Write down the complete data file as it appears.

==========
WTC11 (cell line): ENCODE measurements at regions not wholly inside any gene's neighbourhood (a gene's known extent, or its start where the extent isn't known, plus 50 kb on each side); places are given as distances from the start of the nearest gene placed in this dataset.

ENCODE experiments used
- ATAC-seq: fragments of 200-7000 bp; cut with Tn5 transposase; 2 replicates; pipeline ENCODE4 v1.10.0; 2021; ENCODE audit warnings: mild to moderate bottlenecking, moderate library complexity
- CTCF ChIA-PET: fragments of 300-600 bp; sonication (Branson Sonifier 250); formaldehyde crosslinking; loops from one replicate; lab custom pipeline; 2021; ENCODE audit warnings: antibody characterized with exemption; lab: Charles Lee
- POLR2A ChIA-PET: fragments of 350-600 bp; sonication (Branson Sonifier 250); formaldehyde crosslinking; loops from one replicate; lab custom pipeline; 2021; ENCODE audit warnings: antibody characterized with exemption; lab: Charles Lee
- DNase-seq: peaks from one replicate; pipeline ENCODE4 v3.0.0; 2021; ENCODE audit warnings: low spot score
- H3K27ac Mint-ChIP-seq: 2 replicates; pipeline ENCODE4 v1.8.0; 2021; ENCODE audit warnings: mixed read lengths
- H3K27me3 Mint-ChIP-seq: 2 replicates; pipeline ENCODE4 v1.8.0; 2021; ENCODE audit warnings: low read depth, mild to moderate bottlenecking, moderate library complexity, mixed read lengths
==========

WTC11 (cell line): ENCODE measurements at regions not wholly inside any gene's neighbourhood (a gene's known extent, or its start where the extent isn't known, plus 50 kb on each side); places are given as distances from the start of the nearest gene placed in this dataset.

ENCODE experiments used
- ATAC-seq: fragments of 200-7000 bp; cut with Tn5 transposase; 2 replicates; pipeline ENCODE4 v1.10.0; 2021; ENCODE audit warnings: mild to moderate bottlenecking, moderate library complexity
- CTCF ChIA-PET: fragments of 300-600 bp; sonication (Branson Sonifier 250); formaldehyde crosslinking; loops from one replicate; lab custom pipeline; 2021; ENCODE audit warnings: antibody characterized with exemption; lab: Charles Lee
- POLR2A ChIA-PET: fragments of 350-600 bp; sonication (Branson Sonifier 250); formaldehyde crosslinking; loops from one replicate; lab custom pipeline; 2021; ENCODE audit warnings: antibody characterized with exemption; lab: Charles Lee
- DNase-seq: peaks from one replicate; pipeline ENCODE4 v3.0.0; 2021; ENCODE audit warnings: low spot score
- H3K27ac Mint-ChIP-seq: 2 replicates; pipeline ENCODE4 v1.8.0; 2021; ENCODE audit warnings: mixed read lengths
- H3K27me3 Mint-ChIP-seq: 2 replicates; pipeline ENCODE4 v1.8.0; 2021; ENCODE audit warnings: low read depth, mild to moderate bottlenecking, moderate library complexity, mixed read lengths